Today, our guest blogger is Jay Miller, Chief of Interpretation at Arkansas State Parks. He has been a longtime friend of ours and I’m thrilled he agreed to write something for us.
Here in Arkansas State Parks we have turned a lot of attention to defining the highest and best focus for interpretation in each park. We quickly realize that we have limited staff, limited time, and our visitors spend a short time with us. So our question is: How do we use our time and their’s most effectively so that visitors have the best park experience and create memories that are about the values and meanings of the specific park they have chosen to visit?
We could easily entertain and inform them about a variety of topics from snakes to battles that took place miles away to the international space station. But our visitors have chosen to use their valuable vacation time to visit our park, this specific place. Shouldn’t we focus our energies on the place they have chosen to visit and prove to them that their decision to visit this place was a good one?
We use a simple statement: Interpret the park! But each park is a complex of history and nature (and once you tug on one thing you find it connected to everything else in the universe!). Even when interpreting the park the choices are endless. How do we keep from presenting random and scattered interpretation? How can we select the highest and best interpretation from the myriad of choices we have?
We see three signposts pointing the way, and each one is about the resource of the site:
1 – Distinctive competence is the resource your site has that no one else has. Our interpretation planning process dives deep into this – the purpose, values and meanings of the park resources – the reasons and resources for which the site exists. We drill into this until we identify one or two very specific resources that stand out above the others and stand out among the entire park system.
2 – I coined a term a few years ago: essential experience. If your distinctive competence is your site’s highest and best resource, its stories are your highest and best interpretive messages. It follows then, that the highest and best place to tell that story in when the visitor is standing within that resource – where the resource does its own ‘telling.’ The essential experience occurs when your visitor is in the right place in the resource, realizes your message and has an ‘Ah-ha!!’ moment. Your visitor, your most important message, and the essential place have come together and meaning-making occurs.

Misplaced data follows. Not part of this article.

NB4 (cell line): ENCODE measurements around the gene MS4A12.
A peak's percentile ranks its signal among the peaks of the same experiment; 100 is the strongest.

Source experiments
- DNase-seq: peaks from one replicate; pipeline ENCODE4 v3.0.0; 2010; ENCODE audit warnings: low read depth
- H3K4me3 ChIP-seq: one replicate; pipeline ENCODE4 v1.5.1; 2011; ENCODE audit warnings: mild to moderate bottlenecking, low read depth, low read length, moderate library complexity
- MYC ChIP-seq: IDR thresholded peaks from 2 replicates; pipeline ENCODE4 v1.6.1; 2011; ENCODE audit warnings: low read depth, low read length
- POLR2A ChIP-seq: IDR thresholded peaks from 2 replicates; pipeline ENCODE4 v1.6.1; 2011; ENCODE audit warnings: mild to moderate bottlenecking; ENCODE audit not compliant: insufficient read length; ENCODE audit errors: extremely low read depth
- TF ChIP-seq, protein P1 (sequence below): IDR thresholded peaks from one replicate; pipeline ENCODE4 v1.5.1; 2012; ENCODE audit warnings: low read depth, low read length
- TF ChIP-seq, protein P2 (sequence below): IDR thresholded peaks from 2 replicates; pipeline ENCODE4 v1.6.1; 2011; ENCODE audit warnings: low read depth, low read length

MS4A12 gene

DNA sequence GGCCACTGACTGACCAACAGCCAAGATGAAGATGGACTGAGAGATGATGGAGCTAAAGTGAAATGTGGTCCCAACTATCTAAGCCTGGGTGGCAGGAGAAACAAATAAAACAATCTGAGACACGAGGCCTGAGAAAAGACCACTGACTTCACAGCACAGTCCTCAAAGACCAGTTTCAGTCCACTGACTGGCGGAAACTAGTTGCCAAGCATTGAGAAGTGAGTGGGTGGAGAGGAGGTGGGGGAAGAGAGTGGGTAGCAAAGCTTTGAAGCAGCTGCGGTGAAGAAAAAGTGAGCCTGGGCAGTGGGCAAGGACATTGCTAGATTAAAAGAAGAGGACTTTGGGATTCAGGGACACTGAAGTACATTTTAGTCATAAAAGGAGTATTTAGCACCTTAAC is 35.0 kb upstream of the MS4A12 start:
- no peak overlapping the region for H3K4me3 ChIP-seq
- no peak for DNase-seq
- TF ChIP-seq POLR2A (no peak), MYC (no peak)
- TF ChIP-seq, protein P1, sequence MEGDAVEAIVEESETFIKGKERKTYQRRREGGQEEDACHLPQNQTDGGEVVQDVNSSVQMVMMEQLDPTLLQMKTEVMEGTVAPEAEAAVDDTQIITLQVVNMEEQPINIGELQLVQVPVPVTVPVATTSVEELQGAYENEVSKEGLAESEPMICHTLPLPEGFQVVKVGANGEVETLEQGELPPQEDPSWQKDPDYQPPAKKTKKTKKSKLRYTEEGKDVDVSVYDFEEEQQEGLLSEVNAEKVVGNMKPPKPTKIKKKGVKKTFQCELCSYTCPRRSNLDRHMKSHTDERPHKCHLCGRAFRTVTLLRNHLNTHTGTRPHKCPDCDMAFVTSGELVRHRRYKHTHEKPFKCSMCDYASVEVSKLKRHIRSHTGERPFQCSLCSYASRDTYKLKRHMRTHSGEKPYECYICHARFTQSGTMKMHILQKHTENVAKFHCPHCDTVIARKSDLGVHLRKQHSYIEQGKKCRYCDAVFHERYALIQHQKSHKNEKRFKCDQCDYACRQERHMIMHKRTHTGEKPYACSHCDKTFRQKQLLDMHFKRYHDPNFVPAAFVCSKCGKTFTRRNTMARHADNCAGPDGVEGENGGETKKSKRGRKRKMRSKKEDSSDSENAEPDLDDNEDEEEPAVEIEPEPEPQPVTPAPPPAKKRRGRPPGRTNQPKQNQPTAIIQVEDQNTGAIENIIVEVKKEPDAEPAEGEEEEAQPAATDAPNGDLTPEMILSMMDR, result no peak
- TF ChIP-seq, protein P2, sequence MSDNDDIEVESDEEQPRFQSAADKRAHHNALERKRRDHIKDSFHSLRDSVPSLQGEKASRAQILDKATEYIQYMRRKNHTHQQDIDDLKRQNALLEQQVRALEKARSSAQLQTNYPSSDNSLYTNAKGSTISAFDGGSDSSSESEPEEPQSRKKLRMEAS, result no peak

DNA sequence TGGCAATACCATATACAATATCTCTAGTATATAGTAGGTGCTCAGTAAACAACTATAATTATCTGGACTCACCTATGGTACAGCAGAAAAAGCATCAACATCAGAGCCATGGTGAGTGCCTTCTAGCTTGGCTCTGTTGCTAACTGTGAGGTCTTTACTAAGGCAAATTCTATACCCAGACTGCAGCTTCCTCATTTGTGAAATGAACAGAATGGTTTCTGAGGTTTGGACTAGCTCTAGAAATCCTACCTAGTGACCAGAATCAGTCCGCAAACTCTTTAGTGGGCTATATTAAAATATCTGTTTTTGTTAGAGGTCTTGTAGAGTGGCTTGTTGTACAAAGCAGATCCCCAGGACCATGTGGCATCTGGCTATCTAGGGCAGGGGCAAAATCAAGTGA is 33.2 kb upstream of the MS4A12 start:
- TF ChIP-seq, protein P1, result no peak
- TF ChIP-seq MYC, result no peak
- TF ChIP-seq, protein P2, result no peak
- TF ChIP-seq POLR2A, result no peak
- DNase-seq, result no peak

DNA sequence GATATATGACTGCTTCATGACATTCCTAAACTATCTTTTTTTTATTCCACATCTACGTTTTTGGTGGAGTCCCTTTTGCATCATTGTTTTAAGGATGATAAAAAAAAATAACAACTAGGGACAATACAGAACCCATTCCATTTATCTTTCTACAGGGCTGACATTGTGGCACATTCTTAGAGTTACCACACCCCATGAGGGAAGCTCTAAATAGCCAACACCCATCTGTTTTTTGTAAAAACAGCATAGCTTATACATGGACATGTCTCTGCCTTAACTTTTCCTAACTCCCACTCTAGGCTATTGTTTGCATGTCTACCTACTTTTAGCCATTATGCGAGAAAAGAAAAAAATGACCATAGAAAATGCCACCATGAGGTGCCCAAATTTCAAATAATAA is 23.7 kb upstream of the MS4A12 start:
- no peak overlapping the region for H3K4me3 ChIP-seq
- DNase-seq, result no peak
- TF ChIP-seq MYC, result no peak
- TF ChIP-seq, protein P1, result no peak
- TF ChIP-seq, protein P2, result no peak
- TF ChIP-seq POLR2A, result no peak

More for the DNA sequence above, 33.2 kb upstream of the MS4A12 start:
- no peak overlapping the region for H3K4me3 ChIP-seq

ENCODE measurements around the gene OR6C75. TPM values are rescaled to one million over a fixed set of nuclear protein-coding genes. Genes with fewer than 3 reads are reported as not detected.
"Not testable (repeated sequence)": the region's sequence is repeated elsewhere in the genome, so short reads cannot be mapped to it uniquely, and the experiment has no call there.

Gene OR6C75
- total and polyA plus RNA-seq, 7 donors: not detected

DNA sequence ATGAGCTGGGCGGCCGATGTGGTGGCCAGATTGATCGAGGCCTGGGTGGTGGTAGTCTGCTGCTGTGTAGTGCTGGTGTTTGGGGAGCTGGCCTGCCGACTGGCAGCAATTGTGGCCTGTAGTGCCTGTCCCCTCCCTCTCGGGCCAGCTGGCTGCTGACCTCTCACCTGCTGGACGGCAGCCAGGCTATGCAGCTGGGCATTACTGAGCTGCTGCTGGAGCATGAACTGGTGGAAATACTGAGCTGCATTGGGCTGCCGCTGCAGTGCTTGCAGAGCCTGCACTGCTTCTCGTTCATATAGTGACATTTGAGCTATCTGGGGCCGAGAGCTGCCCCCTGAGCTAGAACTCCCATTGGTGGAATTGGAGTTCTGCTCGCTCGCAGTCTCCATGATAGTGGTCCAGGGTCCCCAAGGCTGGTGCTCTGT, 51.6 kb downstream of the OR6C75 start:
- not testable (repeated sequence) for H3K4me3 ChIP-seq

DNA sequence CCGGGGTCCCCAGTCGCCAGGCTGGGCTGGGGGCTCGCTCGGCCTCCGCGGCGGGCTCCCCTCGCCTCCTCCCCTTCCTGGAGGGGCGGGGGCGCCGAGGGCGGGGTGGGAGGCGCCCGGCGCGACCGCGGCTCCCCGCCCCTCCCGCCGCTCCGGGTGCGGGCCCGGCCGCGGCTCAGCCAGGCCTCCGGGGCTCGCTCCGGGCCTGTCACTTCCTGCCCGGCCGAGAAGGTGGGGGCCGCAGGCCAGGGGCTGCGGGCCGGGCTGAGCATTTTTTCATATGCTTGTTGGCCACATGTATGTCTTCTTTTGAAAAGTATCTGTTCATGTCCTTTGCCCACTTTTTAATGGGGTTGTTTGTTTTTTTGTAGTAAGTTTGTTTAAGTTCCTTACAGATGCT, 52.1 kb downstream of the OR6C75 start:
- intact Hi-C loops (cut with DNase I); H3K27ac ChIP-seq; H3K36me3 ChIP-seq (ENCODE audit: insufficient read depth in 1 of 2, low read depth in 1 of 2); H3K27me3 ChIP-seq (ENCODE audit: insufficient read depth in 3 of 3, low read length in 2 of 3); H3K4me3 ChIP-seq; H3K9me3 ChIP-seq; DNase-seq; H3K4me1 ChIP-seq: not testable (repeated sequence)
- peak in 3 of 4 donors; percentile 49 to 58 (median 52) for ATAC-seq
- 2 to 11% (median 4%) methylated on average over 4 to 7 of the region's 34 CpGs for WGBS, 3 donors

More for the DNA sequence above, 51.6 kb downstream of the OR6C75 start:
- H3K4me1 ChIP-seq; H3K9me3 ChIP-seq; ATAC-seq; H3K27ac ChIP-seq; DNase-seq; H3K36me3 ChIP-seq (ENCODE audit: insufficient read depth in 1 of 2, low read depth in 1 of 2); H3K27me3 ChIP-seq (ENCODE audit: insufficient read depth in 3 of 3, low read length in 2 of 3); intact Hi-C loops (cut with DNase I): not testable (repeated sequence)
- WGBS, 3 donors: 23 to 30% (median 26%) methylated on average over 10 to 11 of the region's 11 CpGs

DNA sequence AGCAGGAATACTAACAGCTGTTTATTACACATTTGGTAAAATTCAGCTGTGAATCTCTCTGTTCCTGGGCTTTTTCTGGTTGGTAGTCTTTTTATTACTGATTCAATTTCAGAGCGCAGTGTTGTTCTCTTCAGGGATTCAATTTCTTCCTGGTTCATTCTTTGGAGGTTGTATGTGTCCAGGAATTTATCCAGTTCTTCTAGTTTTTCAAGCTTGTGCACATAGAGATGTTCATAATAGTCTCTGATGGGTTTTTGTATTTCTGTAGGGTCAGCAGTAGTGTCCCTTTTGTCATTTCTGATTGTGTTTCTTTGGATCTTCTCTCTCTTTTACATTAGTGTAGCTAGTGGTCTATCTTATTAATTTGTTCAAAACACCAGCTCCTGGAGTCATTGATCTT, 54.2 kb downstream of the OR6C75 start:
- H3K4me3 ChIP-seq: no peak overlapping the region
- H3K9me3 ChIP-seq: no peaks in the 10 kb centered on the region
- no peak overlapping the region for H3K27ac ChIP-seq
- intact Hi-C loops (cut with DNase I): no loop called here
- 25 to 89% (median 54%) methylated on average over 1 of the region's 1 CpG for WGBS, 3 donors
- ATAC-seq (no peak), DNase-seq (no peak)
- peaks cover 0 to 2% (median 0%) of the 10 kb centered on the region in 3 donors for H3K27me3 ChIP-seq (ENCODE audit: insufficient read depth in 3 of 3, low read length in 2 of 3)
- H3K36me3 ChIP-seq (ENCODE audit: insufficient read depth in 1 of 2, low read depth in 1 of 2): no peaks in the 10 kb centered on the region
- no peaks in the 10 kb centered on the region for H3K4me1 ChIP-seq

You usually need to prepare the visitor for this resource experience. We do this through programs, publications, and exhibits so that when the visitor arrives at ‘that place’ the realization seems to magically, internally occur, often accompanied by actual shouts, wows, and statements like – “I never thought of it that way,” “There it is,” “Now I understand.”
3 – Themes make the message memorable. You know the saying: People forget facts; they remember themes. More than that, when a well-crafted theme is developed as an overall theme for a site it becomes a road map for appropriate, best-practice, meaningful interpretation. I’ll give just one example. At Cossatot River State Park-Natural Area we developed this theme: The Wild and Scenic Cossatot River is a corridor of life forged by the geologic chaos of the Ouachita Mountains.
The river is the essential experience (duh!). But the story is more than the river – it’s the place where the river exists and which gives this river its unique character. This theme statement is a gateway to defining a Wild and Scenic River and explaining that important legislation. It encourages interpreting the corridor and watershed of the river, life along the river, and the turbulent geology there. Many stories are permitted within this single theme, yet the theme provides focus. By using the theme in exhibits, publications, and programs, the visitor does not find random, cute, fluff interpretation, but encounters the park’s distinctive competence and essential experience.
Thoughtful planning and well-crafted themes draw everything to the most important resource and messages at your site. And, visitors say, ‘Wow! I’m glad I spent my time here.’
Jay Miller is the Chief of Interpretation for Arkansas State Parks. Jay began his career with the department in 1976. In 2006, he was named NAI’s National Interpretation Manager of the Year then and in 2008, he received the Region 6 Lifetime Achievement Award.